There’s a lot to unpack here, but every time I hear this I have to smile as it reminds me how misunderstood listed infrastructure is and how supposedly savvy investors are still conditioned by pre-conceived misconceptions rather than reality. This misconception provides a huge opportunity for patient investors to take advantage of the long-term compound growth essential infrastructure offers, and that’s what really excites me about talking to investors today.
Clearly there are some areas of infrastructure that can be classified as “low growth”, and therefore by extension a “bond proxy”. However, there are many areas of infrastructure where the growth is extremely attractive and secular for many years to come. Gas distribution companies who are embarking on a 20-year process to replace their cast iron (and therefore leaking) pipeline system with modern, safer, polyethylene pipes are thereby providing a 20-year growth opportunity to grow earnings by mid-single digits per year for the next 20 years. In today’s low-growth environment, I can’t see many “growth stocks” that offer this level of growth with such high visibility over such long periods of time.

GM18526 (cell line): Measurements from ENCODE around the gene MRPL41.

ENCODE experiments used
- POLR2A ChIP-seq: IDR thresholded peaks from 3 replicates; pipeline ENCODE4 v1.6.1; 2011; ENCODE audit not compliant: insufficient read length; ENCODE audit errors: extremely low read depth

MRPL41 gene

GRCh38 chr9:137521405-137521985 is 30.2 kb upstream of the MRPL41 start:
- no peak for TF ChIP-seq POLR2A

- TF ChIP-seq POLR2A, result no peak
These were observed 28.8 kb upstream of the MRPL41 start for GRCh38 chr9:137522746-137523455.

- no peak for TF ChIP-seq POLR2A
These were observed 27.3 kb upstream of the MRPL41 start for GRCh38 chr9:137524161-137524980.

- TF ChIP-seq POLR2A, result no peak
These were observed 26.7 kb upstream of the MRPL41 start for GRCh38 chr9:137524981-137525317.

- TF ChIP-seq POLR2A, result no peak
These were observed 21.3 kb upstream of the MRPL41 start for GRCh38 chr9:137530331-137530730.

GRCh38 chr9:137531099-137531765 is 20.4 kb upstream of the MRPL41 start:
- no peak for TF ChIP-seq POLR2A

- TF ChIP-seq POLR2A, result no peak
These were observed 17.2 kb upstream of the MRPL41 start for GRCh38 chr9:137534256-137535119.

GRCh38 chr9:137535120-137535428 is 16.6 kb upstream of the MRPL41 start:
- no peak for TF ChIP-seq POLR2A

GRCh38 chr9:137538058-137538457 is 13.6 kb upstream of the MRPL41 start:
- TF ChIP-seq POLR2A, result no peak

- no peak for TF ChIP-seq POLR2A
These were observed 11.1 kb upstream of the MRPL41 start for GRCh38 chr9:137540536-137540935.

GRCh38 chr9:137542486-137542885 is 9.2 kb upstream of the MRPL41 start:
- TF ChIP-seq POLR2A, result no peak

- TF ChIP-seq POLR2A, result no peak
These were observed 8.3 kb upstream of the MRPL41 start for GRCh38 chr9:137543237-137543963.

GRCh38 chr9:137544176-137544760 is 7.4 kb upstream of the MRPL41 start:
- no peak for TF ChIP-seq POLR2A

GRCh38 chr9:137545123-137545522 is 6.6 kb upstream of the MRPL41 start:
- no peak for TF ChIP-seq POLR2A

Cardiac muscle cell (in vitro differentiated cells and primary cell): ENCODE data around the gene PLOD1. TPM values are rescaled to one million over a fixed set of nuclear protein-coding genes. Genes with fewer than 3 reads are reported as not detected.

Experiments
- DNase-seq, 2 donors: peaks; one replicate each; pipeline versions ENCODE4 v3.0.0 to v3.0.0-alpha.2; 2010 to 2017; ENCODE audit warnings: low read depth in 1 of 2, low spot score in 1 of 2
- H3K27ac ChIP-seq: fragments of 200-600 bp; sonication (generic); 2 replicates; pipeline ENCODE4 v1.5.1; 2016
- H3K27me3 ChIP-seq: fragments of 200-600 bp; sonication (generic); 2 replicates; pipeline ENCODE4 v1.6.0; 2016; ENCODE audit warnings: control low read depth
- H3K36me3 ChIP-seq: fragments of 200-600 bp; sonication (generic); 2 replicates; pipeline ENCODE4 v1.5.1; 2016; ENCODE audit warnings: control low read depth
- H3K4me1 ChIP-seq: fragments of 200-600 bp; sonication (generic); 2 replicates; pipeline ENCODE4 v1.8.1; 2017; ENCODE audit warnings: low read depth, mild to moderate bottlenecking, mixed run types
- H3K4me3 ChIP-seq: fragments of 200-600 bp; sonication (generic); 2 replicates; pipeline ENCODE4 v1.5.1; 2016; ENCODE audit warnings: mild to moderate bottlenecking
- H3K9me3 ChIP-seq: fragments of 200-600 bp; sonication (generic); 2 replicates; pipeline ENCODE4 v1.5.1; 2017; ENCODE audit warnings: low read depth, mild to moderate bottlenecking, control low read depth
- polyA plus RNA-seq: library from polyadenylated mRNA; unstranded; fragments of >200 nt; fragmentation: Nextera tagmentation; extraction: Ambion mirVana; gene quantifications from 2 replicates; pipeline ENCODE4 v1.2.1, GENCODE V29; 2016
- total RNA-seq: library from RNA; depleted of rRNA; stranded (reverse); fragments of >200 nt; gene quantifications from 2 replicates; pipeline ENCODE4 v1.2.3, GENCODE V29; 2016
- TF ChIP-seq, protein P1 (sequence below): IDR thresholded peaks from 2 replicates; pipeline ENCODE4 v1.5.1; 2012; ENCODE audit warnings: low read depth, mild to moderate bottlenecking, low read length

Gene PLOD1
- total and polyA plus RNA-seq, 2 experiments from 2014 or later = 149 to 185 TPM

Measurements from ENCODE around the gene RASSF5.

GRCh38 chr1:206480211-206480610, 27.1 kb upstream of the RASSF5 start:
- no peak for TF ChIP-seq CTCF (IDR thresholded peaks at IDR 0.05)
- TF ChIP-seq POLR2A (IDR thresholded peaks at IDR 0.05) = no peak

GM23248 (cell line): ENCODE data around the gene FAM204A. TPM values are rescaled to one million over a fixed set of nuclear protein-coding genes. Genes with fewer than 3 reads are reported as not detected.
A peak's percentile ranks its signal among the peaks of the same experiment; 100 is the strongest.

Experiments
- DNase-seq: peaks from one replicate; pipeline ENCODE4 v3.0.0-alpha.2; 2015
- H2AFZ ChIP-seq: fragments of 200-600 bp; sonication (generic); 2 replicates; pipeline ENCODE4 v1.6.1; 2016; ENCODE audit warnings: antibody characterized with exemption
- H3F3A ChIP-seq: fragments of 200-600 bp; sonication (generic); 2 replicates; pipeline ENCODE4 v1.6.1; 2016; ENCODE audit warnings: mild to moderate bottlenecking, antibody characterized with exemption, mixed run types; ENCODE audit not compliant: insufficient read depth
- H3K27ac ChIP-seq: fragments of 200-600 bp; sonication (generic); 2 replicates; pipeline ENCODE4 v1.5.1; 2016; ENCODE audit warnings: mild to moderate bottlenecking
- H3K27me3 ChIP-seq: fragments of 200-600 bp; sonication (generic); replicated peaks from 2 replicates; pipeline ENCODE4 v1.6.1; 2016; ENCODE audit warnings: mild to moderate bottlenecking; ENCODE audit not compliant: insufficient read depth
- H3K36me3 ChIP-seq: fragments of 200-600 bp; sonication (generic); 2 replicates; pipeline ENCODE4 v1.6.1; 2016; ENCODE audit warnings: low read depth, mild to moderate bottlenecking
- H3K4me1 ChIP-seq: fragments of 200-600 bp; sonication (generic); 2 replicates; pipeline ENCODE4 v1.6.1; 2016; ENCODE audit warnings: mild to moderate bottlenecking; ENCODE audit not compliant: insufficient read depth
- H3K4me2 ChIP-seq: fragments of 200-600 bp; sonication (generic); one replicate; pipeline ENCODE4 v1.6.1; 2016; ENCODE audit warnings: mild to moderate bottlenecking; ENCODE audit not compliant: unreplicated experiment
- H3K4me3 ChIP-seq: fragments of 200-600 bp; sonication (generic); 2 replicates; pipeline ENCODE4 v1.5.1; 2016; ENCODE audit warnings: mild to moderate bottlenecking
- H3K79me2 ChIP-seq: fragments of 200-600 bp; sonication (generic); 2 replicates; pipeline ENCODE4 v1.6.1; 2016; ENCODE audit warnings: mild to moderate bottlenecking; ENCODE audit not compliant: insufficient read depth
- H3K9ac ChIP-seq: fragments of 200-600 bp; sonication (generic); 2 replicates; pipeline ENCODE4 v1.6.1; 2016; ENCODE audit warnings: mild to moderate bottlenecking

Airports would be another obvious area of unrecognised growth. As a higher number of consumers from the developing world can afford air travel, we are seeing a significant increase in passenger numbers and the amount spent at airports. This phenomenon is not cyclical but structural and secular in its nature. And it plays out in growth and income returns over time.
Bond proxies? Come again?
Despite the differences in their responses, it seems like one thing that just about all our contributors agree on is that listed infrastructure is not just a bond proxy. Warryn Robertson’s response, however, serves as an important reminder that what you don’t own is every bit as important as what you do own. In this recent podcast, I spoke to Warryn in more depth about some of the issues raised in his response.
In part one of this series, our contributors shared their top reasons for investing in global listed infrastructure.